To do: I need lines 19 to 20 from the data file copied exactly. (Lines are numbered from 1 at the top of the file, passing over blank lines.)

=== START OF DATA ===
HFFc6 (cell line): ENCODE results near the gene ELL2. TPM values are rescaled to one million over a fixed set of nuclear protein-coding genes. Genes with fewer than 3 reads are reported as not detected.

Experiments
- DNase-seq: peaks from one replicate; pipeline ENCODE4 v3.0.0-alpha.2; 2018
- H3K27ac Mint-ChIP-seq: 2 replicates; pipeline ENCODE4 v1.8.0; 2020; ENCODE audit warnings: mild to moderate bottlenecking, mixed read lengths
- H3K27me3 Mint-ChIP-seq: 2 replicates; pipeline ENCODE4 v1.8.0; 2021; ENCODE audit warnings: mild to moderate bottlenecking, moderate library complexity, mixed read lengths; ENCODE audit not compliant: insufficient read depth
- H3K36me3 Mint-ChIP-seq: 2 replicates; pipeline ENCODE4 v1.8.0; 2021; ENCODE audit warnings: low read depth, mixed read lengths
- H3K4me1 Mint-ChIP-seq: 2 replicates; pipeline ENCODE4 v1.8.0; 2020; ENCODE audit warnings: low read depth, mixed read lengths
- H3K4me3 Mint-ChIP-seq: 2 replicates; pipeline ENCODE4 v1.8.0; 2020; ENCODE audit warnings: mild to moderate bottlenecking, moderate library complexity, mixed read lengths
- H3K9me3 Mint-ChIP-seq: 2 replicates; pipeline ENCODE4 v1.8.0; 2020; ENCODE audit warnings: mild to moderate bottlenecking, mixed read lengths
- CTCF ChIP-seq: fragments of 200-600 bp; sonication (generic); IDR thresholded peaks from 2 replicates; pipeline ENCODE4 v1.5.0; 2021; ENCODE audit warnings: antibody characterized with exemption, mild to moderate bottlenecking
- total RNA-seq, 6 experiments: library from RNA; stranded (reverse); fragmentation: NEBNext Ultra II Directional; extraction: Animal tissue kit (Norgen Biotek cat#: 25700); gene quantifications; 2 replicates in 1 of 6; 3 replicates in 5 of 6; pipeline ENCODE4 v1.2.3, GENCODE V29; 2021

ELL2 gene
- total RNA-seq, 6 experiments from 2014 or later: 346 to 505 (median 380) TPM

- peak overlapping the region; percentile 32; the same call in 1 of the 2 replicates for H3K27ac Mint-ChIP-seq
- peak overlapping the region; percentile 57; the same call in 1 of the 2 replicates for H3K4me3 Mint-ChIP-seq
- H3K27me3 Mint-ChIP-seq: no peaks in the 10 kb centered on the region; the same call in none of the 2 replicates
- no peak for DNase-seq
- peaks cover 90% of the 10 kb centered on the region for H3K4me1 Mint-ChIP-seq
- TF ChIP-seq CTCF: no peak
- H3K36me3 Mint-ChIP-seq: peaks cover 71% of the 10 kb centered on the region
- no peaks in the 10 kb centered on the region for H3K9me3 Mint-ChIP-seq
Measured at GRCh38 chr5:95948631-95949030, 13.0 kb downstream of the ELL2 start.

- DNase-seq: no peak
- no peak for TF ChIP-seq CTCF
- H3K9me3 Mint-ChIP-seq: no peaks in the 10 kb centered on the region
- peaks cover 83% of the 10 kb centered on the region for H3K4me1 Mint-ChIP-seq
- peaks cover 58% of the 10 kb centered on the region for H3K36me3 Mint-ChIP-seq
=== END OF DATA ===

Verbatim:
- TF ChIP-seq CTCF: no peak
- H3K36me3 Mint-ChIP-seq: peaks cover 71% of the 10 kb centered on the region